hairy

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This is very significant. When the most popular car in the US goes electric that says a lot about how quickly the market is changing. Its a a mugs game to predict the future, unless you make the future which Ford et al appear to be doing.
Round here there seem to be very few private EVs, but quite a few charging points. New projects seem to have them regardless of not a lot of local demand. I would think there are plenty of firms who would want to have EVs to be seen to be doing their bit hence a flipping great US pickup modified to suit. I looked at buying a new Sprinter last year and was surprised to see a come back of petrol engines in their EU range as well as of course leccy versions. If a Euro 6 diesel is no more polluting and actually a better idea for heavy users (better mpg so less overall consumption of resources?), anyone diverting from that because the wind is blowing from a different direction rather that anything rational is a bit bonkers, and exporting our pollution to those who currently care less.
 

Woody2Shoes

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Lithium is a dangerous metalic substance that can be very unstable, it needs careful handling, charging, discharging and eventually disposal.





Petrol's not particularly safe either, e.g. Buncefield fire - Wikipedia :cool:

The difficulty is that most things that are energy dense also, almost by definition, have some risk associated with them (even if it's something as simple as accidental short-circuit).

Realistically, lithium is no more/less dangerous than most other energy storage media - if we use the right technology to package/manage it. I still won't have gas in the house though!! :p Gas explosion - Wikipedia
 

Trainee neophyte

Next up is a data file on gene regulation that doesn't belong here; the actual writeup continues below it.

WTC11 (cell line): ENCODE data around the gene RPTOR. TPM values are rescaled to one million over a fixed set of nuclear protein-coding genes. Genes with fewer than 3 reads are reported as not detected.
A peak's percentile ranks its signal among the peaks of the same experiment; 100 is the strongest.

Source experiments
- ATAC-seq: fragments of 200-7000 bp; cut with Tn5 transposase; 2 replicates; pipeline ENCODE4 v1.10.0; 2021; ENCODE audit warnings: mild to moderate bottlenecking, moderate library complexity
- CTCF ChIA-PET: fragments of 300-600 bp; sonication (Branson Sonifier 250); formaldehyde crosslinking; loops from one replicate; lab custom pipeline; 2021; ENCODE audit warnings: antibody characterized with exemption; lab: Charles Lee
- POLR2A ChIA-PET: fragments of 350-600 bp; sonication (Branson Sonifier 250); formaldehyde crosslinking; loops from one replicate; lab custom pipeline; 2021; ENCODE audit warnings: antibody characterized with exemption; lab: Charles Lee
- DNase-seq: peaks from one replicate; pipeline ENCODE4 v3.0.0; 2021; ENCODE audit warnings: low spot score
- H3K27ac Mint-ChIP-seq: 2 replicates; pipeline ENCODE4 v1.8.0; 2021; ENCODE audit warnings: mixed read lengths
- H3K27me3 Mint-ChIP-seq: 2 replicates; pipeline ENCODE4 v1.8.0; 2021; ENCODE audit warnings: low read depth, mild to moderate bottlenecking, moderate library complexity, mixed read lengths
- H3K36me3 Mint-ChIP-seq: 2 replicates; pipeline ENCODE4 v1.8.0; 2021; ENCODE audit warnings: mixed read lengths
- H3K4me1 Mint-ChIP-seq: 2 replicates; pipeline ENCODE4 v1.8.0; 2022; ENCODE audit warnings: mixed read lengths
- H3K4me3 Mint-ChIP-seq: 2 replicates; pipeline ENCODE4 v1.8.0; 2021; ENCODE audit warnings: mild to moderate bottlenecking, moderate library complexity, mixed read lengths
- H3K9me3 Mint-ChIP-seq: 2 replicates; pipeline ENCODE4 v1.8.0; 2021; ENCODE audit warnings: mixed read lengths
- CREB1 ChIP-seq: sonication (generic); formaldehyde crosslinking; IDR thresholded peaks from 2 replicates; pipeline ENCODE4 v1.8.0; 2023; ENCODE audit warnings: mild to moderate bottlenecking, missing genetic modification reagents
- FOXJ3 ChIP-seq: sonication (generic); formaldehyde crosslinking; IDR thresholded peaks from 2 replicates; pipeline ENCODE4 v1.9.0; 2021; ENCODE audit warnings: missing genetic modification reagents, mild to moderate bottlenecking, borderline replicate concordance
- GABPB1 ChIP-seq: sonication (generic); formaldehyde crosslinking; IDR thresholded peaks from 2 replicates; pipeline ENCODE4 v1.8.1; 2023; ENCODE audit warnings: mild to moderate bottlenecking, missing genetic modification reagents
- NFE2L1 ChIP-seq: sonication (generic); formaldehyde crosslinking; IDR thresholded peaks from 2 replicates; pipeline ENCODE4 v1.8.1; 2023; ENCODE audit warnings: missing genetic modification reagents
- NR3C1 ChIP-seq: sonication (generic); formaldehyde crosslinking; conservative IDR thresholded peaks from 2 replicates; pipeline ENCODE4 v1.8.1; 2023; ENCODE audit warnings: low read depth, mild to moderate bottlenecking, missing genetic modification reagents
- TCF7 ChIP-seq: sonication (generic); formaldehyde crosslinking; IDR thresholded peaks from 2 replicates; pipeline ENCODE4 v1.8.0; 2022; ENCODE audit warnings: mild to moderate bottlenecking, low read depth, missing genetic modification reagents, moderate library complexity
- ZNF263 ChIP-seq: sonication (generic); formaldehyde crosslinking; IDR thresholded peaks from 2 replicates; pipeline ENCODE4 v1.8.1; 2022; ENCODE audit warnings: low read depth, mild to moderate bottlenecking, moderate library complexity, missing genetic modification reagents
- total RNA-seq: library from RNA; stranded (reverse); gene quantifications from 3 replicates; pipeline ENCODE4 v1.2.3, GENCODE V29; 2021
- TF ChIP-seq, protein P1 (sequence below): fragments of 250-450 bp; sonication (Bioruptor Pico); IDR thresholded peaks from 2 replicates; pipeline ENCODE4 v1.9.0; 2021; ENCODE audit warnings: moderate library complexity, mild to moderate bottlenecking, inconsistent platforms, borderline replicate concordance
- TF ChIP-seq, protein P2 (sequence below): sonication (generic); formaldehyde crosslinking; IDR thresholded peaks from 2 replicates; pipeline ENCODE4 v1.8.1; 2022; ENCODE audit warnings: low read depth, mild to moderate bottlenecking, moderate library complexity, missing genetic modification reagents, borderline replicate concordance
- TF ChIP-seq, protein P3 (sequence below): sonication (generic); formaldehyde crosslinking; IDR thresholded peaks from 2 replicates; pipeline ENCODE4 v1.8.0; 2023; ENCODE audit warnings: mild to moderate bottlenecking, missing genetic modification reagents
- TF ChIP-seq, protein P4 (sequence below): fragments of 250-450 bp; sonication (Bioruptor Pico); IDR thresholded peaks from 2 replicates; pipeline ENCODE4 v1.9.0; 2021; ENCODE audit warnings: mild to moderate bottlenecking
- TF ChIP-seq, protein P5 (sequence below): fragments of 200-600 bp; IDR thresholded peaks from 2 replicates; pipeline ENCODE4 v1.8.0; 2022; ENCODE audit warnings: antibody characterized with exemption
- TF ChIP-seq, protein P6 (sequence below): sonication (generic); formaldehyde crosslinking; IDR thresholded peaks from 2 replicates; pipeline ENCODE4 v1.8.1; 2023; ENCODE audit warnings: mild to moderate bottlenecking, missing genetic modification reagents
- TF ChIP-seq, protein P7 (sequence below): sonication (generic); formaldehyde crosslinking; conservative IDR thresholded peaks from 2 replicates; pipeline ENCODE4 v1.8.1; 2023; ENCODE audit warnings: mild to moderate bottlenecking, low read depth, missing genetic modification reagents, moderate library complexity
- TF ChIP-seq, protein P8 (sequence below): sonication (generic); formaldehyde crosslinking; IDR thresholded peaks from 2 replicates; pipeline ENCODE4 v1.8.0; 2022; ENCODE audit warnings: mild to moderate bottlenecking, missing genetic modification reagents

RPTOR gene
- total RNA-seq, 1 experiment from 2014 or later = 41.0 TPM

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Peak cheap oil is the problem - you can always find expensive oil, but once you need more energy to extract the oil than that oil can give you, it ceases to be relevant. The energy return on energy invested, in other words.

In other disappointing news, it might be that the carbon saved by switching to electric vehicles may be negligible to none at all.

"Moreover, they point out that a typical EV is on average 50% heavier than a similar internal combustion engine, requiring more steel and aluminum in the frame. They conclude the “embedded carbon” in an EV (i.e., when it rolls off the lot) is therefore 20–50% more than an internal combustion engine."​

You save on the carbon bill by using green electricity, so the breakeven point appears to be at about 130,000 miles traveled. Unfortunately that also seems to be the point at which you replace the EV batteries because they are no longer efficient enough, and so you are immediately back in a carbon deficit. This may change in the future with better battery technology but for the minute...oops.

Of course, it might just be oil companies trying to keep their business model working. Everyone gets to pick and choose the science they believe in these days anyway.
 

TominDales

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Peak cheap oil is the problem - you can always find expensive oil, but once you need more energy to extract the oil than that oil can give you, it ceases to be relevant. The energy return on energy invested, in other words.

In other disappointing news, it might be that the carbon saved by switching to electric vehicles may be negligible to none at all.